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Charles Colson

Harry Potter and the Existence of God - Charles Colson of Prison Fellowship Ministries and Dr. Terry Lindvall of Regent University share differing perspectives on the Harry Potter craze.

Charles Colson
BreakPoint Online

So what's the buzz among kids these days? A new video game? A spectacular movie? A hip new music CD? Not even close.

The hottest selling phenomenon of the summer is a BOOK. As all of us know, it's the latest Harry Potter novel by J. K. Rowling.

It's surprising, but the Harry Potter craze is much more than a marketing phenomenon. It's more than just a popular page-turner. The fervor surrounding the Potter books is evidence of the human yearning for something beyond the mundane world of our daily experience.

In fact, you could say that Harry Potter is proof of the existence of God.

Kids were so anxious to get their hands on the recently released Harry Potter and the Goblet of Fire that millions of the books were pre-ordered over the Internet. Thousands of parents suspended bedtimes to take their kids to the bookstores that opened at 12:01 A.M. last Saturday to buy the book.

Not only did the book smash sales records, it sent the publisher "back to the printing press" immediately for 2 million more copies. That's in addition to the 3.8 million already distributed in this country. Gallup has found that almost a third of all parents with kids under 18 have children who've read a Harry Potter novel. And there are already plans for a Steven Spielberg film version.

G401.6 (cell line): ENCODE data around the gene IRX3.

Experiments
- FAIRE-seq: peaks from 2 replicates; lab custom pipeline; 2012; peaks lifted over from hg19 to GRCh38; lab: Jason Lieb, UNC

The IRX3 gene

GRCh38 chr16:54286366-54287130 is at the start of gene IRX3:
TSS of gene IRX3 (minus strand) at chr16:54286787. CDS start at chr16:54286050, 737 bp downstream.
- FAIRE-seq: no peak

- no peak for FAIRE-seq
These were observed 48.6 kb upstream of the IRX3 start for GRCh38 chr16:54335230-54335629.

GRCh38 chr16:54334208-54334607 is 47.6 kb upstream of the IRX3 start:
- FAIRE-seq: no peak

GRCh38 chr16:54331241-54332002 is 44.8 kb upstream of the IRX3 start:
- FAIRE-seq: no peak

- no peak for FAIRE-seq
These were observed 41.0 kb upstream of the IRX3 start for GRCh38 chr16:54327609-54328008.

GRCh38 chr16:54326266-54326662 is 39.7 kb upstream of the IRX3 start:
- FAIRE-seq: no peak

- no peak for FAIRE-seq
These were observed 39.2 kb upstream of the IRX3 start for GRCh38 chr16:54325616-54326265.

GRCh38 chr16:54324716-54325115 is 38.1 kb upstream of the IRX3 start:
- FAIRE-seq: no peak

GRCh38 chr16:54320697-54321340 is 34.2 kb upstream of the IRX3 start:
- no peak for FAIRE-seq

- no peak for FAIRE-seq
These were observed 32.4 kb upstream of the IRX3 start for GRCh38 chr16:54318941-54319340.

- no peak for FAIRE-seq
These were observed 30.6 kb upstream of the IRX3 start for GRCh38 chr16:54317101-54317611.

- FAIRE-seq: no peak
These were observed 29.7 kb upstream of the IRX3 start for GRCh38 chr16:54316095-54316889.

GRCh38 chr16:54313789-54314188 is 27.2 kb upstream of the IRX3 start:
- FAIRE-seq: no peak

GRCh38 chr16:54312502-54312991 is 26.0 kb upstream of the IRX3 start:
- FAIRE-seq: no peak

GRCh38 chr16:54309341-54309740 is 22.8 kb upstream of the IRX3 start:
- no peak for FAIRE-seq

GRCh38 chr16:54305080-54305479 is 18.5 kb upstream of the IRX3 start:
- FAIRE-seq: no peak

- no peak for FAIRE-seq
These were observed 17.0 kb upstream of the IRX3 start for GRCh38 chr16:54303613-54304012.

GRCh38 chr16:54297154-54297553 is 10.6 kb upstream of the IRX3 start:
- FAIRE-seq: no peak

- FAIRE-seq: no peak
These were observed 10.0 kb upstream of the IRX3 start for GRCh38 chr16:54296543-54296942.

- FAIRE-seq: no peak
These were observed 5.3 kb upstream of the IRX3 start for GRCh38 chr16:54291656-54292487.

What is it about Harry Potter that has kids turning off the TV and devouring books? The latest novel, while easy to read, is not an easy read: Harry Potter and the Goblet of Fire weighs in at over 700 pages. So much for marketing experts who tell us kids lack the attention span to read big books!

What the fascination with Harry Potter really illustrates is what C. S. Lewis meant by Sehnsucht -- the longing for the mysterious, the wonderful, the other-worldly that our daily experience does not satisfy.

Classical Christian thinking understood that every desire has a corresponding real object. Hunger, for example, indicates that there is such a thing as food. But in our hearts there is a desire for something we will never find in the world. Blaise Pascal called it the "God-shaped" void in the human soul. Similarly, Augustine spoke of the restlessness of our hearts that could only be satisfied by God.

The appeal of other-worldly stories like Harry Potter is that they tap into our hunger for God's wonder. The banal world of video games, television, the pursuit of wealth, and other diversions can never satisfy this longing. The Potter craze reflects the longing in our kids' souls for God.

But Harry Potter is not the real thing. Which is why many Christian parents are concerned about it. Nor is it the best way to satisfy our kids' desire. But you can use the Potter craze to get kids and grandkids into something that leads them to the real thing.